Dome Theatre

W. Federal Street and N. Hazel Street,
Youngstown, OH 44503

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BDirisio on May 28, 2017 at 1:43 pm

Deibell named his first theater, a nickelodeon, a small place seating either 95 or 186 people (depending on source), the Dome. It was known to be operating as early as May 1907. Deibell was said to have approached Jack Warner as a young boy and asked him to do the song slides in between shows which he did for a few months. Jack also sang at the Grand Opera House on Sunday nights during this time when the Dome was closed. Deibel had four succesive theaters each named Dome. In 1926 the “Dome” was owned by David M. Robins. It was one of the first three movie houses in the country to be wired for sound in 1928.

Joe Vogel
Joe Vogel on February 9, 2015 at 3:33 pm

The archives of the New York Architectural Terra Cotta Company also list Louis Boucherle & Son as architects of the Dome Theatre.

wolfgirl500 on February 9, 2015 at 2:25 pm

The December 22, 1912 Youngstown Vindicator ran a 2 page ad about the opening of the Dome Theatre and clearly stated in the ad that the architect for the Dome was the firm of Louis Boucherle & Son. They were located in the Stambaugh Building in Youngstown.

wolfgirl500 on June 17, 2011 at 3:27 pm

As an aside, Mr. Savage who was Dome Manager during the Warner era was transfered to the new Warner Theater, a position he held til his death.

wolfgirl500 on June 17, 2011 at 9:33 am

The Warners ran the Dome from 1930 to 1936.

wolfgirl500 on February 15, 2011 at 7:56 am

The Dome actually was the third building west of Hazel and West Federal, but it also had an entrance on North Hazel according to the illistration published in the Vindicator.

As to more pictures than those I posted on my Webshots site, I couldn’t locate more.

Joe Vogel
Joe Vogel on February 15, 2011 at 5:23 am

Architect Herman F. Kling was the subject of one of the thumbnail biographies in volume 2 of Joseph Green Butler’s 1921 work “History of Youngstown and the Mahoning Valley.” It doesn’t mention the Dome, but does say that Kling & Zenk designed the Grand Opera House at Sharon, Pennsylvania.

There was an article about opening of the Dome in a 1912 issue of trade journal The Moving Picture World:[quote]“The Dome Theater… is owned by Messrs. Renner & Deibel, men who can see big returns from a first-class picture house. The place is managed by C. W. Deibel, who opened it on the evening of Saturday, December 21, 1912. From its opening date to this day, the business of this expensive picture house has been more than the proprietors anticipated.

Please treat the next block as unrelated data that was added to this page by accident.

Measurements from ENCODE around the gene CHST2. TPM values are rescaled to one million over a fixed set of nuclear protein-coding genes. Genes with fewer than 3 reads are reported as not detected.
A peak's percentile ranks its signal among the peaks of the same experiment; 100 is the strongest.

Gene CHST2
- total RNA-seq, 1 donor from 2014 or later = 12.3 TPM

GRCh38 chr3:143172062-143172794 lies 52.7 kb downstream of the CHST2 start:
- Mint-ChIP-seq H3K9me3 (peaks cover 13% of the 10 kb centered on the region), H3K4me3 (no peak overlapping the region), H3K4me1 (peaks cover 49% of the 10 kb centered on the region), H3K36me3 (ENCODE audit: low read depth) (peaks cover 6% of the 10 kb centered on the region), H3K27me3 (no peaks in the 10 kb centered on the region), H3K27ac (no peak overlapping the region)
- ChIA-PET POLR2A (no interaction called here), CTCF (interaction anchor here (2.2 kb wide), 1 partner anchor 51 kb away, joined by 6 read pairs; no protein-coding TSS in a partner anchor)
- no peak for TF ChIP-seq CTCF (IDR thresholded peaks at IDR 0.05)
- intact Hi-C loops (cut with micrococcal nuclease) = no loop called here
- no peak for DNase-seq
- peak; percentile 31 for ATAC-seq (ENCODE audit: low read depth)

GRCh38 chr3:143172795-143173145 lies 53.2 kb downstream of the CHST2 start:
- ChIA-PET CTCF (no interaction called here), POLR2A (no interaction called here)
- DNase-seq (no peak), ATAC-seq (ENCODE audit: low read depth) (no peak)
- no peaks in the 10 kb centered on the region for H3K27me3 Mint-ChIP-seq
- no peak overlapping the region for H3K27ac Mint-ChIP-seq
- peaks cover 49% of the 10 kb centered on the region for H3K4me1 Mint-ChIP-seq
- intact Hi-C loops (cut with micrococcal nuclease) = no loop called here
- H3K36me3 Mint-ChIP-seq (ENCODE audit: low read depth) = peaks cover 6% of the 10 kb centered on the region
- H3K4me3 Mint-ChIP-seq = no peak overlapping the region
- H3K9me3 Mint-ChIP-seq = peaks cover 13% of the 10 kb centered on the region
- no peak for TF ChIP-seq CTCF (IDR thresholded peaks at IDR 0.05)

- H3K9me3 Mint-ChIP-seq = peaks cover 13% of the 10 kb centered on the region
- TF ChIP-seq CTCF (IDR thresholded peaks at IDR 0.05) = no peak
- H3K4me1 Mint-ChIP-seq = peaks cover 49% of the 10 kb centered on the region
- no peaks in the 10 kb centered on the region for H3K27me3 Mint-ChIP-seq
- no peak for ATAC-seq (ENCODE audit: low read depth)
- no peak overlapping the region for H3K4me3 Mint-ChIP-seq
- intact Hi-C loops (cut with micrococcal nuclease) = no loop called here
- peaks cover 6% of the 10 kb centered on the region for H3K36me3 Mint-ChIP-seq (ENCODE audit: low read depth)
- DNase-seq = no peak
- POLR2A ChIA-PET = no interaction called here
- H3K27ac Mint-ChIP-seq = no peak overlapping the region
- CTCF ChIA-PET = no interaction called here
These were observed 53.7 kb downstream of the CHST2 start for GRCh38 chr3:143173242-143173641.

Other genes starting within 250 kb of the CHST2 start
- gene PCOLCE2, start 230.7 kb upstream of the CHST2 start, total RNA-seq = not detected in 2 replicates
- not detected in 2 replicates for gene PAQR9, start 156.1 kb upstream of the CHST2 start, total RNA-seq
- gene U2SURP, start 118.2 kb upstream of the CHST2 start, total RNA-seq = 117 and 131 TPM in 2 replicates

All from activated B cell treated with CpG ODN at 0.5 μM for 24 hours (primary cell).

“The auditorium, which provides opera chairs for 800 persons, is finished along lines that combine simplicity with a magnitude of size and space which are seldom to be found in the average picture theater. From any seat on the sloping floors, one can obtain a full view of the screen and stage.

“Patrons are enabled to enter and leave any part of the auditorium at any time without inconveniencing in the least degree those seated about them. The exits on the Hazel Street side are large double doors that open directly to the street; the west side exits, which are of the same commodious character, lead to a fireproof foyer which furnishes an unobstructed passage to Federal Street, parallel with the main entrance. There is a handsome marquee extending for some distance over the sidewalk of the Federal Street entrance.

“Brilliant with electric lights, it heralds a welcome to the palatial foyer and lobby. The sides of the lobby are covered with polished marble, which half way to the top meets a series of mural panels that shade in quiet tints with the ceiling which is studded with inverted lights casting their radiance towards the ceiling. The floor of the lobby is done in mosaic style.

“The operating room is constructed of fireproof material and has three operating machines in constant use. The picture is projected upon a mirror screen which the manager says is the ‘largest in the State. The ventilation of the theater has been made the subject of careful study by the proprietors which resulted in a system almost incomparable.

“Music is furnished by a nine-piece orchestra.”[/quote]The Moving Picture World had another item about the Dome in its issue of August 7, 1915:

“The Dome theater, at Youngstown, which has been undergoing repairs for some time, including the installation of a roomy balcony, which will add largely to its seating capacity, was reopened last Thursday with a special program to commemorate the occasion. A large orchestra was among the special features provided.”
The September 3, 1936 entry in the dairy of Youngstown attorney Benjamin Roth, parts of which were published last year (Google Books preview) noted that new stores were opening up all over town, and included the line: “Even the old Dome Theater is being converted into a store room.”

Ret. AKC (NAC) CCC Bob Jensen, Manteno, Illinois
Ret. AKC (NAC) CCC Bob Jensen, Manteno, Illinois on February 6, 2011 at 8:15 am


This might be hard to do, but can anyone come up with an exact address? The theater entrance was not right on the corner and even if it was, which corner would it be?

More info and more photos are always welcome.

The second Vindicator is sorta interesting cause it has stuff about the RMS TITANIC which had SUNK JUST SIX DAYS BEFORE!

wolfgirl500 on February 5, 2011 at 6:58 pm

Here are a number of Vindicator articles about the Dome.

View link

View link

And at this link are pictures

Webshots pictures

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